Green Bonds, Green Banks Could Free Up Massive New Investment for U.S. Decarbonization
Between green bonds issued by U.S. utilities and green banks set up by New York, Connecticut, and other states, the U.S. power sector could soon have access to huge new pools of investment capital from institutional investors that want in on the transition off carbon, Utility Dive reports.
Together, the two financing mechanisms “can attract hundreds of billions in institutional and financial market money to fund utility investments in large-scale renewables and public sector investments in local distributed generation,” the publication states, citing industry stakeholders. “They can also work together to support utility transitions away from high-cost legacy generation to lower-cost ‘green’ generation.”
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So far, the uptake has been small: compared to US$788 billion in green bonds issued world-wide since 2007, and $41.6 trillion in U.S. bond obligations at the end of 2018, U.S. utility green bonds have only produced about $10 billion in investment. Utility Dive says that’s because low interest rates have made conventional debt financing easy to raise, while some utilities have found the restrictions and reporting requirements attached to green bonds burdensome.
But earlier this year, a Boston University study found enough new money available that U.S. utilities could immediately “issue at least $250 billion to $500 billion in green bonds.” And the bonds’ performance might soon begin attracting more interest, after credit rating agency Moody’s Investors Service found a 10-year default rate for green project loans of only 5.7%, compared to 8.5% for non-green investments.
“Over time, green bonds will be mostly financed by institutional investors like pension funds and insurance companies that prefer steady annual returns,” Jeff Schub, executive director of the Coalition for Green Capital, told Utility Dive. “We’re not there yet, but it is changing.”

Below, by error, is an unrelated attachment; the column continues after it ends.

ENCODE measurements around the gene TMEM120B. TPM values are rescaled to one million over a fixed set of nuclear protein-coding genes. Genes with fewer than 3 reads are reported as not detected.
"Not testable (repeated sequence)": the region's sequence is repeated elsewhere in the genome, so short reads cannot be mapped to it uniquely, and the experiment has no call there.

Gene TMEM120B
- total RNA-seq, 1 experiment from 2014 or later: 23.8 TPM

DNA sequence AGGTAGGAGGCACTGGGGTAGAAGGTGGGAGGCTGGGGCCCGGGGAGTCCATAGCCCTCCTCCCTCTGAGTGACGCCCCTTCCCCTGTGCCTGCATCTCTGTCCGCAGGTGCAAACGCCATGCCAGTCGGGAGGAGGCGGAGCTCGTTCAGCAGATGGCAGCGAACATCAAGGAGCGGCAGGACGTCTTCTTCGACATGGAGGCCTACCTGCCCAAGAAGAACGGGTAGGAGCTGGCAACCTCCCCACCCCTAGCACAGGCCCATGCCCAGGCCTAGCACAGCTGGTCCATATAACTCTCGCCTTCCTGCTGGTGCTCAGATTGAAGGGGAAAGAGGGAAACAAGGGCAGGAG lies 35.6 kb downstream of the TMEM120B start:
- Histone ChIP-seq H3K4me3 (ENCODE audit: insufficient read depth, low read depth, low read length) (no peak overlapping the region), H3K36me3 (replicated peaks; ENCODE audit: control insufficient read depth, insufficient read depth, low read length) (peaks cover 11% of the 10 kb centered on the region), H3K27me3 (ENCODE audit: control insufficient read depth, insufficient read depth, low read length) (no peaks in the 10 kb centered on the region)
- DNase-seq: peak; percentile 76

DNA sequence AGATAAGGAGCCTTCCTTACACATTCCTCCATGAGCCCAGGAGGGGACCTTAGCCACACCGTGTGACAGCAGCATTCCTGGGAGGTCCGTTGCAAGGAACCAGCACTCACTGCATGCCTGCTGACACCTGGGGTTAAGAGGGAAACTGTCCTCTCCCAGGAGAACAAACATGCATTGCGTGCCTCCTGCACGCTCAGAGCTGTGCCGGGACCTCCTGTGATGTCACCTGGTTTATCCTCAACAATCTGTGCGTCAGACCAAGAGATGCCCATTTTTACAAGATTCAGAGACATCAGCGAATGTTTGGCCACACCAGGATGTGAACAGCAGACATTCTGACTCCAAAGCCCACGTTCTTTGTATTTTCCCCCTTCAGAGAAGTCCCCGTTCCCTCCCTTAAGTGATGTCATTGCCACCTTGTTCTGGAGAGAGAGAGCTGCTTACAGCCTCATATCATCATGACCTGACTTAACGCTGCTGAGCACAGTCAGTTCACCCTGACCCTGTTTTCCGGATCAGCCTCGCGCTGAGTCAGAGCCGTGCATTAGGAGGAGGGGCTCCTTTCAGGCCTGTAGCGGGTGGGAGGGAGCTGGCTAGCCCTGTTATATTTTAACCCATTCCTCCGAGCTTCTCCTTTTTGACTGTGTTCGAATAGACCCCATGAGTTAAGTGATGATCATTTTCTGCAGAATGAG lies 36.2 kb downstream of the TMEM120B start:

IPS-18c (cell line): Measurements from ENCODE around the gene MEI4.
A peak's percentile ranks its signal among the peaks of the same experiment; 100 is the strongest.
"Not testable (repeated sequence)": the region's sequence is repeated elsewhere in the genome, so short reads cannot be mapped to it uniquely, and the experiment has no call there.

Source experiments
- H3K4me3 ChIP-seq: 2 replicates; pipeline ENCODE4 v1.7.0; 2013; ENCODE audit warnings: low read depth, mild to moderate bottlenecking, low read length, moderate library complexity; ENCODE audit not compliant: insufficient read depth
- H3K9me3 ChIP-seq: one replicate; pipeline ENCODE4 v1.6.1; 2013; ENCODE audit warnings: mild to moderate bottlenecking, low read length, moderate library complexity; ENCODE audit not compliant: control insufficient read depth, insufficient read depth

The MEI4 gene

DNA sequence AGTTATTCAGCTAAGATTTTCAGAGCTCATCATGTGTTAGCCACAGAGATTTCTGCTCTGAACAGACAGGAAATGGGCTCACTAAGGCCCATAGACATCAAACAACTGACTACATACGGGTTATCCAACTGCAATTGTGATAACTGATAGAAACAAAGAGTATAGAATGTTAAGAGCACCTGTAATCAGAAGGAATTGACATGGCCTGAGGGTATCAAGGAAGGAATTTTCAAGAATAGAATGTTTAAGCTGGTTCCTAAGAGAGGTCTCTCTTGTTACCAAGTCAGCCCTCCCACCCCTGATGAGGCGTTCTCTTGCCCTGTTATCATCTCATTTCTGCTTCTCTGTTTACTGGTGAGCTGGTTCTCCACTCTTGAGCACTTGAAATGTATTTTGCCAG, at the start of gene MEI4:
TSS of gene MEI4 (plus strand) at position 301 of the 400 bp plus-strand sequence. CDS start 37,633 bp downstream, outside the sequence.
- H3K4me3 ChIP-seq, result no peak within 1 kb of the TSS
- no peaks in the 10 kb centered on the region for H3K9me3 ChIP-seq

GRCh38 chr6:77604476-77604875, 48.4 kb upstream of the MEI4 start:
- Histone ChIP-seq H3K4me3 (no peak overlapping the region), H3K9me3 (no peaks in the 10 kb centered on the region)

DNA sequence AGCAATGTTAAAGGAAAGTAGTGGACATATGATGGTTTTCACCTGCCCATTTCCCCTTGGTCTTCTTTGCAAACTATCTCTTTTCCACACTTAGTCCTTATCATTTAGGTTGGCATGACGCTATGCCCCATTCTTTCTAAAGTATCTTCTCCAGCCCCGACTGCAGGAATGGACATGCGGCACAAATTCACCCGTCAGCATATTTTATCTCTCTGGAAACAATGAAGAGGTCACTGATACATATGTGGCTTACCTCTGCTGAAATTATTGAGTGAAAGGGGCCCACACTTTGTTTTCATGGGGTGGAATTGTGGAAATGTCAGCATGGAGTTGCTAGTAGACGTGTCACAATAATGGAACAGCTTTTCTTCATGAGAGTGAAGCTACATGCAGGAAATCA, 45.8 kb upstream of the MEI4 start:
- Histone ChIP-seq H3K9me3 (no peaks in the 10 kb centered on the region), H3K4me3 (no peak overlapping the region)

The story traces the experience to date with green bonds at U.S. utilities Xcel Energy, Georgia Power, and Duke Energy. Citing American Council on Renewable Energy (ACORE) Chief Operating Officer Bill Parsons, reporter Herman K. Trabish adds that “there is a lot of money right now looking for sustainable investments or those that address the climate crisis.”
While green bonds are gaining clear momentum, Trabish says the picture is less clear for green banks, which are often used to support energy efficiency and distributed renewables projects at the local level. In January 2018, Aurora Solar senior content marketer Gwen Brown blogged that “government-backed green banks accelerate the growth of clean energy markets”—an important feature, since private lenders are often hesitant to get behind distributed solar projects.
Parsons said green banks can “use finance to help achieve public policy objectives”. So far in the U.S, they’ve levered $3.40 in private investment for every dollar of public capital they provide, supporting $3.67 billion of clean energy investment across the U.S. through 2018.
But even so, “green banks are generally limited in two ways,” Utility Dive writes, citing Parsons. “They often have only the funds provided by enabling legislation and their operations, and they must avoid a political backlash from any appearance of using public funds to compete with the private sector.”